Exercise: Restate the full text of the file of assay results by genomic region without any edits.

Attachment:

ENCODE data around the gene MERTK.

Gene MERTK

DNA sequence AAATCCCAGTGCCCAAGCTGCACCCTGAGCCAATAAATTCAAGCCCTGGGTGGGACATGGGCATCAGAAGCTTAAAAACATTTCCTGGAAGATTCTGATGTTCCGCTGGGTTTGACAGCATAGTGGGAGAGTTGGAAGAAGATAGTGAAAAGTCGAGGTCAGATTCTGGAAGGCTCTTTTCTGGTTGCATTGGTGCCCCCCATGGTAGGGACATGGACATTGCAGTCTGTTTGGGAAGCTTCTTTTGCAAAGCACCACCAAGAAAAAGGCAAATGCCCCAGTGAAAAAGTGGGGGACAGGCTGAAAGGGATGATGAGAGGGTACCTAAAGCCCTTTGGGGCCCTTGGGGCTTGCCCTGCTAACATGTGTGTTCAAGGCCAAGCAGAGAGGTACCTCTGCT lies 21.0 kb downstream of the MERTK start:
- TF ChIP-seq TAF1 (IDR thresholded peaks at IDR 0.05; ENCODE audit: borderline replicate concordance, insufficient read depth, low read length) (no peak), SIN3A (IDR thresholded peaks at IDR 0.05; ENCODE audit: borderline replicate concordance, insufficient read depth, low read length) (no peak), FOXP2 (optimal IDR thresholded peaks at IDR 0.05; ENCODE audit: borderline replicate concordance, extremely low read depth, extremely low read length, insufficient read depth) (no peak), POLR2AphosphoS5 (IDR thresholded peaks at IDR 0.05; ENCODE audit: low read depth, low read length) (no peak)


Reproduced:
ENCODE data around the gene MERTK.

Gene MERTK

DNA sequence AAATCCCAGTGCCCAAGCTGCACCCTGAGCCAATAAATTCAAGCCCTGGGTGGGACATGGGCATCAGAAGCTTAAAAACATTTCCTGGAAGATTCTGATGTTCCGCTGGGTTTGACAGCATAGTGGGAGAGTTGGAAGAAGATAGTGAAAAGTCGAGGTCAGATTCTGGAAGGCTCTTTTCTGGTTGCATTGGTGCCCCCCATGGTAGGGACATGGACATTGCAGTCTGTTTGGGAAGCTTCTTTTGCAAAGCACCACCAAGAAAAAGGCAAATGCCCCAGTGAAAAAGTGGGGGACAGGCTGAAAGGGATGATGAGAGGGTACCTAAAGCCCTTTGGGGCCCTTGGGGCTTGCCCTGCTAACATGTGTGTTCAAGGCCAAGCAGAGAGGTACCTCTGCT lies 21.0 kb downstream of the MERTK start:
- TF ChIP-seq TAF1 (IDR thresholded peaks at IDR 0.05; ENCODE audit: borderline replicate concordance, insufficient read depth, low read length) (no peak), SIN3A (IDR thresholded peaks at IDR 0.05; ENCODE audit: borderline replicate concordance, insufficient read depth, low read length) (no peak), FOXP2 (optimal IDR thresholded peaks at IDR 0.05; ENCODE audit: borderline replicate concordance, extremely low read depth, extremely low read length, insufficient read depth) (no peak), POLR2AphosphoS5 (IDR thresholded peaks at IDR 0.05; ENCODE audit: low read depth, low read length) (no peak)